4. Jacob encounters the Lord
    1. Jacob left alone
    2. God wrestles with Jacob - assaults him
    3. The Man
      1. Angel of the Lord, God Almighty Hosea 12:3-4
      2. Christophany, theophany - pre-incarnate appearance of Christ in the Old Testament Genesis 18:1
    4. The Man caused Jacob to surrender
      1. Touched his hip so he couldn't run
    5. Jacob begged for a blessing
      1. As he had from his father
      2. From a wrestler to a rester
    6. Jacob named Israel
      1. God fights, God strives, God rules - best: One who fights victoriously with God
      2. God changed Jacob's name, because he changed Jacob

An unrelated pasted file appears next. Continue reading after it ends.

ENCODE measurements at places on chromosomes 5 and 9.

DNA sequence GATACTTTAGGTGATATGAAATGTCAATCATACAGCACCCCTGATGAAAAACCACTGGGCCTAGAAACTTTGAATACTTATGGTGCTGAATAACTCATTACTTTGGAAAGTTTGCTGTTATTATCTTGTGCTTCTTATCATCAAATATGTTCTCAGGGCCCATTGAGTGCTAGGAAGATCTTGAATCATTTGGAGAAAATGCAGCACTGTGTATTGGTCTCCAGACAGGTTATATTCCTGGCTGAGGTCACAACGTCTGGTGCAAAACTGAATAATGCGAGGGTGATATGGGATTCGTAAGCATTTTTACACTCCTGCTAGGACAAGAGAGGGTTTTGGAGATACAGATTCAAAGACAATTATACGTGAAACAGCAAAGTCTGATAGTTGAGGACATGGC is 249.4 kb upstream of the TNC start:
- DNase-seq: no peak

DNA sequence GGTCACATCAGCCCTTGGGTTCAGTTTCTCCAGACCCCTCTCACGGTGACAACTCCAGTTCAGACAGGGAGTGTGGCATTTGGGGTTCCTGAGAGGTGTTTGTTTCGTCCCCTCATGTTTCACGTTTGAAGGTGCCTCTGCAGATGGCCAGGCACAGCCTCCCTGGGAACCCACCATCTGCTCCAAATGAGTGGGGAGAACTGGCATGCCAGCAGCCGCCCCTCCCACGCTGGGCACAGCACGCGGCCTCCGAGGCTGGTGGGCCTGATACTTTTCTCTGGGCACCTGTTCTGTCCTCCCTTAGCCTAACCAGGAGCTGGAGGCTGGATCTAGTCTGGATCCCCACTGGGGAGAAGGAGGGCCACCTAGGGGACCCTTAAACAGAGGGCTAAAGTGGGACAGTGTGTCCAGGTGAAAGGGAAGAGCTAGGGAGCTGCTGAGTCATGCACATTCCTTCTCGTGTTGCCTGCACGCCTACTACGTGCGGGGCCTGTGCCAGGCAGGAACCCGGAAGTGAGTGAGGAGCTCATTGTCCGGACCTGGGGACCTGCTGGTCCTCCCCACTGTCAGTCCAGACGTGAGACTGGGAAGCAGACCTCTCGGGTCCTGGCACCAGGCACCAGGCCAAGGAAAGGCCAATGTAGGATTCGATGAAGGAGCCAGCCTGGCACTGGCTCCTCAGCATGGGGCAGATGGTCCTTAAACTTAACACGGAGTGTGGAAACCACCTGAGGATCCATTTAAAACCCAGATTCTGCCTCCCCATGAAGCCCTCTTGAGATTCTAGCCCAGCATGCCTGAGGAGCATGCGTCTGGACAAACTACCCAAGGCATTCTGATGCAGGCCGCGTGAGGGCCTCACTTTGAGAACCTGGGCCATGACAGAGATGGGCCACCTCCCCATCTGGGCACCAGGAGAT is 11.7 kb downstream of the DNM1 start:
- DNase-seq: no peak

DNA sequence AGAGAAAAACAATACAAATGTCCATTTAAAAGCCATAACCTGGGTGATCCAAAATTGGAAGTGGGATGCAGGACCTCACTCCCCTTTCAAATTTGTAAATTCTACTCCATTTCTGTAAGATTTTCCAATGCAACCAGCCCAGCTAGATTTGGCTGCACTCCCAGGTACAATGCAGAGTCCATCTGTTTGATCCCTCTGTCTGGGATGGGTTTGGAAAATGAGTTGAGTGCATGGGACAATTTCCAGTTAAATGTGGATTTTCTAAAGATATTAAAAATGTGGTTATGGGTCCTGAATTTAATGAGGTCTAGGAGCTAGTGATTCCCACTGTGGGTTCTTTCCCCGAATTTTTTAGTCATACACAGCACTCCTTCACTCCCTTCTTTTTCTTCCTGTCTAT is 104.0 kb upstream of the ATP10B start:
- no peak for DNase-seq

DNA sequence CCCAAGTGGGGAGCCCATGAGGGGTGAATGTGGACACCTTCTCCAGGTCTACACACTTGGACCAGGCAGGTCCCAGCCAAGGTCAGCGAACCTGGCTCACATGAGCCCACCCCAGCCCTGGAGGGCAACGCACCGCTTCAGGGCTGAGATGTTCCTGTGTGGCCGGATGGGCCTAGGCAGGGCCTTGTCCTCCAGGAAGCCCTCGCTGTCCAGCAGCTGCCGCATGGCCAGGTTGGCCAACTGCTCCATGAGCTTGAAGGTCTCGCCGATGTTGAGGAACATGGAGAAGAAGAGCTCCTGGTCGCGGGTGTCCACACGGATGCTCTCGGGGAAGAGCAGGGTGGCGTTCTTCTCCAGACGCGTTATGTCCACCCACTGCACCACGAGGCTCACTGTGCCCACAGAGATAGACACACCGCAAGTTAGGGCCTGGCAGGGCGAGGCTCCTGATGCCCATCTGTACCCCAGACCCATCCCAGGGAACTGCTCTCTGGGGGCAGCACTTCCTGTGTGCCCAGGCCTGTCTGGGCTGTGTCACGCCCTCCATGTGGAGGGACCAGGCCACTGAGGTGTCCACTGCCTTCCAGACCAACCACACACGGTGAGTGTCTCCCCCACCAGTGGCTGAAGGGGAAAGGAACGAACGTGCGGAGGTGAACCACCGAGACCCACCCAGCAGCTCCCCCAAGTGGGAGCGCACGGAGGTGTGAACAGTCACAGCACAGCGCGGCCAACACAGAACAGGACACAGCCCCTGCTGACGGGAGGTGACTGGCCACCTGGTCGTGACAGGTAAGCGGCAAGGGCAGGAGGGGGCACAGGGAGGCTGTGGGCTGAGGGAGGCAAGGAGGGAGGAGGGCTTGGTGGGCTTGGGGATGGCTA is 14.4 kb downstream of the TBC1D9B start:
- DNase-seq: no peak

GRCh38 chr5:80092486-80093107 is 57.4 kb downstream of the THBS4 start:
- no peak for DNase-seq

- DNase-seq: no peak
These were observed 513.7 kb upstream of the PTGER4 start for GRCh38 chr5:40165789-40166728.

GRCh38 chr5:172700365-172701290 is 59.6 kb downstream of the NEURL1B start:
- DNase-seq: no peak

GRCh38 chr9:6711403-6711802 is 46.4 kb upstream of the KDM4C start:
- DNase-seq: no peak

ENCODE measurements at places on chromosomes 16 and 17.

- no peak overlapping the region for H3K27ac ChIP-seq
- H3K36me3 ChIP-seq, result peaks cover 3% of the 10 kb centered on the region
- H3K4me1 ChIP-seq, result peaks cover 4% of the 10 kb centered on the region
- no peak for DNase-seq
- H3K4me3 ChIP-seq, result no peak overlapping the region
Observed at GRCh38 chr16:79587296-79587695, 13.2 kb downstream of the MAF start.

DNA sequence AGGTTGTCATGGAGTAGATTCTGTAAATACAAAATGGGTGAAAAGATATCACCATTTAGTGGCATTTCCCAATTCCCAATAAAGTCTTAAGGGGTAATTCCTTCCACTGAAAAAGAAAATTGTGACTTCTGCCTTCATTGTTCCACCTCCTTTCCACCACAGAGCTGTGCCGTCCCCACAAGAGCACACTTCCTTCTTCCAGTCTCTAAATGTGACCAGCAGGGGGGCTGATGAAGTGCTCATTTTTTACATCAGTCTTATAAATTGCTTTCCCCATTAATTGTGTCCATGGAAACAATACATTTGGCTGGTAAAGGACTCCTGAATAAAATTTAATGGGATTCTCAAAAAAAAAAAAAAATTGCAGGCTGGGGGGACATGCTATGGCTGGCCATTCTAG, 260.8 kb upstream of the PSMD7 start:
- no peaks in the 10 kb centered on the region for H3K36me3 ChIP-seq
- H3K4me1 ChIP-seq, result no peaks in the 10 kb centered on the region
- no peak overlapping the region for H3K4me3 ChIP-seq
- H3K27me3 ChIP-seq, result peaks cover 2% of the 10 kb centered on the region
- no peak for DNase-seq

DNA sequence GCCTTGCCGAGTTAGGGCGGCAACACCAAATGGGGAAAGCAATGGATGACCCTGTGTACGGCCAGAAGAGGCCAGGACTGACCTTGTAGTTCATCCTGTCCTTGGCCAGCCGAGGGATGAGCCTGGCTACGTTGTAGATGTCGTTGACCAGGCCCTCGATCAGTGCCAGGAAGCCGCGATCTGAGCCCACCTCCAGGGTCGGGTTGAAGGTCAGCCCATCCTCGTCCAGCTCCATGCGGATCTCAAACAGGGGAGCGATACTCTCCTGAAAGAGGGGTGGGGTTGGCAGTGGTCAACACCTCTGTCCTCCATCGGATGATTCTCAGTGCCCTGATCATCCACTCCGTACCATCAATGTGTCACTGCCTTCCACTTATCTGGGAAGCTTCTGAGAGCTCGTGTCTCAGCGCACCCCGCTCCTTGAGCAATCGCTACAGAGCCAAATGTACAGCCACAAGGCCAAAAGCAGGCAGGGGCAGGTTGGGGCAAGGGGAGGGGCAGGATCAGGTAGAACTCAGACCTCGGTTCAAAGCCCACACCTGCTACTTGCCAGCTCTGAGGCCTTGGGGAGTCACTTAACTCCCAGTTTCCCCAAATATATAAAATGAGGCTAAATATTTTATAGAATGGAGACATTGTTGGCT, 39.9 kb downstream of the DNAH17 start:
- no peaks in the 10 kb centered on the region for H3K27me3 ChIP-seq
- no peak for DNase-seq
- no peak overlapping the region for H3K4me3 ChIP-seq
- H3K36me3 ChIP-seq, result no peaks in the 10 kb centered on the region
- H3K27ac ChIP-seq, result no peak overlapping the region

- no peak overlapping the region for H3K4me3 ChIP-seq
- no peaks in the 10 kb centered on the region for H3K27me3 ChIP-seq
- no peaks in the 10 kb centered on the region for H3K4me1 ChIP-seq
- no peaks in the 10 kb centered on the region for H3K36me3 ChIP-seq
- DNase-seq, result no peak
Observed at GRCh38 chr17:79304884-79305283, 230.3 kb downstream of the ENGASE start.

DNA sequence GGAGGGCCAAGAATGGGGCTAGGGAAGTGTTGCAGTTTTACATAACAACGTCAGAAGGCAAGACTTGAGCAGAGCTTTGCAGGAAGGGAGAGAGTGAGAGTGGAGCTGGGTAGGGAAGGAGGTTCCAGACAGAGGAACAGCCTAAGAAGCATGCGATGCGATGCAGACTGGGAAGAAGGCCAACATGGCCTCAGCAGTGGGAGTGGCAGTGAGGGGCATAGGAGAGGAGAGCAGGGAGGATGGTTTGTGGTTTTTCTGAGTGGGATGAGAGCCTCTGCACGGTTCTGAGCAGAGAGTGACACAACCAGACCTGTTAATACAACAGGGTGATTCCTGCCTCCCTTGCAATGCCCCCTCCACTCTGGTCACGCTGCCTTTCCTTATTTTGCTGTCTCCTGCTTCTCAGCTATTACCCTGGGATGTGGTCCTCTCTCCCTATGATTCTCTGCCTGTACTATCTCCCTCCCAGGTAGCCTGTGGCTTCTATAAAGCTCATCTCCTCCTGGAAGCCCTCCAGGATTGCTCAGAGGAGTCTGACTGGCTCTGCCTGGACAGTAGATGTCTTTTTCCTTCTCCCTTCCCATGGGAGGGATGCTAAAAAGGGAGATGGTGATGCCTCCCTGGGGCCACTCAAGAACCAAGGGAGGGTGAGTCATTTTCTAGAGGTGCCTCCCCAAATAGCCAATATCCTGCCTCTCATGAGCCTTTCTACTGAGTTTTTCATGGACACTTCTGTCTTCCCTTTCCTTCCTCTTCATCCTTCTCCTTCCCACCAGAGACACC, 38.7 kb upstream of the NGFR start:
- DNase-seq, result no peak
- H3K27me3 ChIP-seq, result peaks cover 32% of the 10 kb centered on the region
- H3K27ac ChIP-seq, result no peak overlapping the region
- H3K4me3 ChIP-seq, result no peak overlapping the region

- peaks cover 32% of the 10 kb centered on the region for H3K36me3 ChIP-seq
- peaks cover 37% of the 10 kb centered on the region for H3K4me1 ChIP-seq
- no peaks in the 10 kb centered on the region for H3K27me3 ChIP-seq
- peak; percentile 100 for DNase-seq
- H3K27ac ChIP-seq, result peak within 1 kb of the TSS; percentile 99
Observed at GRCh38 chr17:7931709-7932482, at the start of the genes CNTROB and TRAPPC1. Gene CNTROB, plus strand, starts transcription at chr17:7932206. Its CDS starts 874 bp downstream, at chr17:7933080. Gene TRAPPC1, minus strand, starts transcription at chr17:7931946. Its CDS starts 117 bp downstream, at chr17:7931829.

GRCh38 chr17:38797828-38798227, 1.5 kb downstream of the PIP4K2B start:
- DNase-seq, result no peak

7. Secret to great spiritual strength is to admit your weakness - 2 Corinthians 12:7-10
  5. Jacob encounters Esau
    1. Jacob bowed down, but Esau ran to meet him
    2. It wasn't Jacob's plan that worked, it was his prayer that worked
      1. Alexander the Great spared Jerusalem, his heart had been prepared by the Lord
      2. Esau's heart had already been changed by the Lord
    3. God loved Jacob too much to leave him as he was
    4. God uses affliction to bring us to Him Psalm 119:67
Publications Referenced: Good News for Modern Man; Absolute Surrender, by Andrew Murray;
Figures Referenced: Billy Graham; Corrie Ten Boom; Flavius Josephus; Alexander the Great; Jaddua;
Cross References: Genesis 18:1; Genesis 28:12; Deuteronomy 11:12; Psalm 34:7; Psalm 103:14; Psalm 119:67; Proverbs 28:13; Isaiah 6; Hosea 12:3-4; Mark 9:24; Acts 4:24; 2 Corinthians 12:7-10; Hebrews 1:14; Hebrews 12:6; Hebrews 13:2; Revelation 4-5

Topic: Jacob

Keywords: Jacob, Esau, angels, christophany, theophany, wrestle

Transcript